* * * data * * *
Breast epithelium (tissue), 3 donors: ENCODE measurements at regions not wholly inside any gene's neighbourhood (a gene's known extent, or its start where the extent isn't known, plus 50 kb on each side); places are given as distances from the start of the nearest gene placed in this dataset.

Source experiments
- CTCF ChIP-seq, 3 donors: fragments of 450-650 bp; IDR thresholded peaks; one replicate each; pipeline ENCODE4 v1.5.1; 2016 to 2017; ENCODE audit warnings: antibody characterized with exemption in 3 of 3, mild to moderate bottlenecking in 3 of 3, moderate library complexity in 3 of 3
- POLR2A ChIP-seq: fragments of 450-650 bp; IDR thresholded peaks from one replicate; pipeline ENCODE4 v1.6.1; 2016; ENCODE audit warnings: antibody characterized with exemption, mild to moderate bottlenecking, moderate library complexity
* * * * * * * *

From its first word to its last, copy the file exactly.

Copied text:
Breast epithelium (tissue), 3 donors: ENCODE measurements at regions not wholly inside any gene's neighbourhood (a gene's known extent, or its start where the extent isn't known, plus 50 kb on each side); places are given as distances from the start of the nearest gene placed in this dataset.

Source experiments
- CTCF ChIP-seq, 3 donors: fragments of 450-650 bp; IDR thresholded peaks; one replicate each; pipeline ENCODE4 v1.5.1; 2016 to 2017; ENCODE audit warnings: antibody characterized with exemption in 3 of 3, mild to moderate bottlenecking in 3 of 3, moderate library complexity in 3 of 3
- POLR2A ChIP-seq: fragments of 450-650 bp; IDR thresholded peaks from one replicate; pipeline ENCODE4 v1.6.1; 2016; ENCODE audit warnings: antibody characterized with exemption, mild to moderate bottlenecking, moderate library complexity